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Farmed Out: The rural grind proves a hard row to hoe for Sigourney Weaver and David Strathairn in Scott Elliott's 'A Map of the World.'

Murmurs Of the Heartland

Sigourney Weaver struggles to survive farm life in 'A Map of the World'

By Richard von Busack

ANYONE WITH SENSE automatically turns up to see Sigourney Weaver. You can almost always trust the choices this intelligent, pugnacious performer makes. Behind the bland title and the saccharine Pat Metheny soundtrack, her new film, A Map of the World, is almost a mini-epic on the unsettling of America. Early on, you can see that it isn't just another valentine to America's heartland.

The costumes are mostly thrift-shopped, lived-in--even if these clothes drape like high-fashion creations on Weaver's beautiful bones. The dishes in the farmhouse kitchen don't match; the gates are salvaged and don't hang right on their fences. This dairy farm hasn't been visited by Better Homes and Gardens.

A Map of the World, based on Jane Hamilton's novel, is a story of intolerance and how it drives a family off their land. Yet even for the summery visions of ponds and leafy oaks, the film has a rancorous heart. As Alice, a woman not born to be a farmwife, Weaver gives maybe her best performance yet.

First-time director Scott Elliott, yet another refugee from the New York stage, follows Alice around on her morning routines. Her husband (David Straithairn) is useless when it comes to handling kids, and her undisciplined two daughters (Dara and Kayla Perlmutter) are both under age 5. The elder of the two is going through an "I hate you, Mommy" stage.

In a voice-over, Alice reminds us of the perils of being a mother. One moment of distraction, she tells us, one lapse of attention--and sure enough, after an ambiance of dread amped up by Elliott's use of a hand-held camera (The Blair Kitchen Project), Alice makes a fatal mistake. The tragedy wounds Alice's friendship with Theresa (Julianne Moore). Trouble mounts on trouble, and Alice--who has a part-time job as a school nurse--is jailed on a charge of child molestation.

Weaver is a graceful comedian, as seen in Galaxy Quest, and a burning, mesmerizing tragedian, as seen in the Alien films and Death and the Maiden. Here, she uses both skills, refusing to make Alice an object lesson about a female life-force enchained.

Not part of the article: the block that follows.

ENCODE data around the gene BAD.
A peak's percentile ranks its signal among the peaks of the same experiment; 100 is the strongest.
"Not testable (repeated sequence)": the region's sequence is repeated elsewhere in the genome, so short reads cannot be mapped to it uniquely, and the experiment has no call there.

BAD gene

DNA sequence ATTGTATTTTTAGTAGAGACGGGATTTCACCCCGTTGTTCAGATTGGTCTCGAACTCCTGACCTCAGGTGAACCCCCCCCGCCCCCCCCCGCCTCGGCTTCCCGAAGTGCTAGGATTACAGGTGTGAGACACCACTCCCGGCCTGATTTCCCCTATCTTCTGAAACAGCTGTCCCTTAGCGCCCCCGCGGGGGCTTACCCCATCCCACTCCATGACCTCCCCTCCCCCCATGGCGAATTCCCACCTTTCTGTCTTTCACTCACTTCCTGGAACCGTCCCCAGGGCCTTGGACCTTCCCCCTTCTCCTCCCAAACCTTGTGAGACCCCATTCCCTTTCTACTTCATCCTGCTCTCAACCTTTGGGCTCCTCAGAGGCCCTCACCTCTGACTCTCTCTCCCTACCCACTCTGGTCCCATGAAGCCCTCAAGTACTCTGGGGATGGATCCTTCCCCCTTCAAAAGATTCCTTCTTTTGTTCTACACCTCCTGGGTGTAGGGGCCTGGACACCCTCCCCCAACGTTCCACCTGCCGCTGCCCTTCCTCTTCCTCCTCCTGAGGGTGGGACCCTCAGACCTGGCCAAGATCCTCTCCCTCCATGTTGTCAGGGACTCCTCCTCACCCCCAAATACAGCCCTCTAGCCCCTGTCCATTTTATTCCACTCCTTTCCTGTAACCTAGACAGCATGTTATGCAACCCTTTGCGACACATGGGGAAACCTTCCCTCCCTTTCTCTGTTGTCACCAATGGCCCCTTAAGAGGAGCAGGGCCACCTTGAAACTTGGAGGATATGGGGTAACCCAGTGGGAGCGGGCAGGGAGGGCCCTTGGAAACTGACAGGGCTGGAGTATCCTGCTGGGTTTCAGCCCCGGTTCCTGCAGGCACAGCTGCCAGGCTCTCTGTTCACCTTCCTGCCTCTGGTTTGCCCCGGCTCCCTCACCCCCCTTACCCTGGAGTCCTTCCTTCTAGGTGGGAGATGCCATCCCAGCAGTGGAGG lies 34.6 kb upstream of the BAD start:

The film could have been something weepy and tawdry, like that since- forgotten Diane Keaton film The Good Mother. In this case, Alice's dry anger in the face of injustice shows us not just that Alice is in the right but also how she makes matters worse for herself by not softening. (And she is so close to a nervous breakdown before she goes to jail that jail turns out to be a kind of improvement--Weaver shows us the harsh comedy in that situation.)

A Map of the World offers a historic meeting of two of the best actors in the movies today--just as important, but not as publicized, as the meeting of Robert De Niro and Al Pacino in Heat a few years ago. Yet Elliott doesn't make the most of the situation. He doesn't come up with some basic reaction shots so that we can see the faces of both Moore and Weaver when they're sharing a scene.

Moviegoers who aren't paying attention will never understand what's eating Alice, because Elliott doesn't establish early enough that both Alice and Howard haven't been farmers all their lives. The film may be written off as a story of a woman's inexplicable wrath, instead of an analysis of something the movies rarely touch on today--namely the bad side of small-town life, with its suspicions and gossip.

When contrasted with the imagery of a funky, inviting farm--perfect under the right circumstance, unbearable under the wrong ones--A Map of the World has a complex subject that survives its sometimes awkward unveiling.

A Map of the World (Unrated; 127 min.), directed by Scott Elliott, written by Peter Hedges and Polly Platt, based on the novel by Jane Hamilton, photographed by Seamus McGarvey and starring Sigourney Weaver and Julianne Moore, opens Friday at the Towne Theater in San Jose.

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From the January 27-February 2, 2000 issue of Metro, Silicon Valley's Weekly Newspaper.

Copyright © 1999 Metro Publishing Inc. Metroactive is affiliated with the Boulevards Network.

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